7 Suggestions for Moving Forward

posted in: Grief Recovery 0

With a request from the surgeon to keep my leg elevated for two weeks, I have found myself in a place of stationary opportunity to finish projects that had been left unfinished. Dr. Julie Ponesse’s book, My Choice, was one of those projects. Upon completion, she left me pondering how we, as a society, move forward from our collective pandemic experience.

With my grief work I am currently witnessing a society that appears to have lost hope. We seem to be collectively lost, which perhaps is leaving us with a feeling of despondency and perhaps even a lack of motivation. This leaves us with the question of how do we begin to move forward?

To begin moving forward I think we must take a moment to look backwards. What many do not realize is the pandemic has triggered unresolved emotions, which for some has led to the feelings of grief.

What do I mean?

If you filter the pandemic through the following definitions of grief, I think it will become clearer to you. For example, grief is the normal and natural reaction when we experience the loss of a loved one. It is the conflicting feelings brought about by a change in something that was familiar. Grief can be the result of things in our lives that we wish had been better, different, or more; our unrealized hopes, dreams, and expectations; and perhaps the things that have been left unsaid or unheard.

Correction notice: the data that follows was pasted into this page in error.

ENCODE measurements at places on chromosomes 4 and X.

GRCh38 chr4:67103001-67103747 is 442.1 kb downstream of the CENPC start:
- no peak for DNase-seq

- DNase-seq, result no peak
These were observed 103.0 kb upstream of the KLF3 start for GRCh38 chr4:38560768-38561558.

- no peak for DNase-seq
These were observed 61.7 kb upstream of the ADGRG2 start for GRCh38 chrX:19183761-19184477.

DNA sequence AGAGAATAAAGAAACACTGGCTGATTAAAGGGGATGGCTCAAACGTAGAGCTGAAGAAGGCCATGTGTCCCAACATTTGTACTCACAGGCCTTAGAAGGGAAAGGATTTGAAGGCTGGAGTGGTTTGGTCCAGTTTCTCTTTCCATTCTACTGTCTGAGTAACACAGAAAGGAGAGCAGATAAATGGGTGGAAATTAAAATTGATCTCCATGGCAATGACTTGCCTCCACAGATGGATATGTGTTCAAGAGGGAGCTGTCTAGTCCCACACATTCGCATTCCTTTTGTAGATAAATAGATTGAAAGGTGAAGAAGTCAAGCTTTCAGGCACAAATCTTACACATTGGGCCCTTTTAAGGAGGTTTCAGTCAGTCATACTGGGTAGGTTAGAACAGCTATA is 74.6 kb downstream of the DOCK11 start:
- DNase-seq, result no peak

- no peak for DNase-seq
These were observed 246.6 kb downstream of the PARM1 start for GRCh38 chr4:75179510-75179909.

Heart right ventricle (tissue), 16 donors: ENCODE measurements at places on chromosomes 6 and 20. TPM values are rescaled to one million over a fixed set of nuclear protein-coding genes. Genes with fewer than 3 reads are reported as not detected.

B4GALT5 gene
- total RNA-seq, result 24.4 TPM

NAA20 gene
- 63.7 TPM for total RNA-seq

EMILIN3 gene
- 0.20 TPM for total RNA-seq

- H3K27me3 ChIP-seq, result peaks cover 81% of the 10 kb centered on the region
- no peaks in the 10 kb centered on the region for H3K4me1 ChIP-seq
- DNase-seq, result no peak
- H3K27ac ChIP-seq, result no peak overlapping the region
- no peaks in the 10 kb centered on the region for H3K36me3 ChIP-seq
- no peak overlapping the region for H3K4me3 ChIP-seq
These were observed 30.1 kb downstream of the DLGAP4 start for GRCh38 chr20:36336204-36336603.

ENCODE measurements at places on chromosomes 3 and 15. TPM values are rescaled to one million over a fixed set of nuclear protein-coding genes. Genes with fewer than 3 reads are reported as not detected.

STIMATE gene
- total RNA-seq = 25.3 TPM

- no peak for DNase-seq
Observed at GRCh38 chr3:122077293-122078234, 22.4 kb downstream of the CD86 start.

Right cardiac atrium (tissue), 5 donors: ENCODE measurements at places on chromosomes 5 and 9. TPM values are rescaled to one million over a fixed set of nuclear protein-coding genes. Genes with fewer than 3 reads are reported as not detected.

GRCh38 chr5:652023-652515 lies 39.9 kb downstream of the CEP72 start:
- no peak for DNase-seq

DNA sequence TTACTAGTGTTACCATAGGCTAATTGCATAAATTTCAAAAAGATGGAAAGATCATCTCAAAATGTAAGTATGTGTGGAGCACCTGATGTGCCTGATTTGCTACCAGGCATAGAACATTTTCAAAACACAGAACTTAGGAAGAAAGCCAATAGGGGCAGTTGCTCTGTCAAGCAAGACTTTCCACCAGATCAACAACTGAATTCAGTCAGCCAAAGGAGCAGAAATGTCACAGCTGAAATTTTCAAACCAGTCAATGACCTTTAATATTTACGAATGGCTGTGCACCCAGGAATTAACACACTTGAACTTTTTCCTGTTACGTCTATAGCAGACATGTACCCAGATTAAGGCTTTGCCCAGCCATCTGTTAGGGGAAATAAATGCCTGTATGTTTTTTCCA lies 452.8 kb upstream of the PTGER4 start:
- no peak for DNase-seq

Over the past 2.5 years we have seen our normal ripped away from us. Some of us have lost loved ones and some of us are having to face changes in our lives that we never expected to face. Others may have unrealized dreams, those things we wished had been different. And yet for others they may have felt their voices had been silenced.

I know for myself, I rode a rollercoaster of emotions in regards to the pandemic until I sat down and walked myself through the Grief Recovery Method process. Not only was I able to identify the source of my stress but I was also able to put a name to the emotions I was feeling, to sort out my confusion, and I was able to resolve the unresolved emotions of grief that had accompanied my pandemic experience.

During the grief recovery process I made two major discoveries. First, I was surprised at how many positives had happened over the last 2.5 years. I was also surprised to learn the source of my stress. I spend my days communicating with others: listening, and being listened to. I discovered my stress had been triggered by the fact we could no longer hear one another. We were no longer invited into discussions or a friendly debates. There was a division, a feeling of being judged no matter what side of the narrative we resided.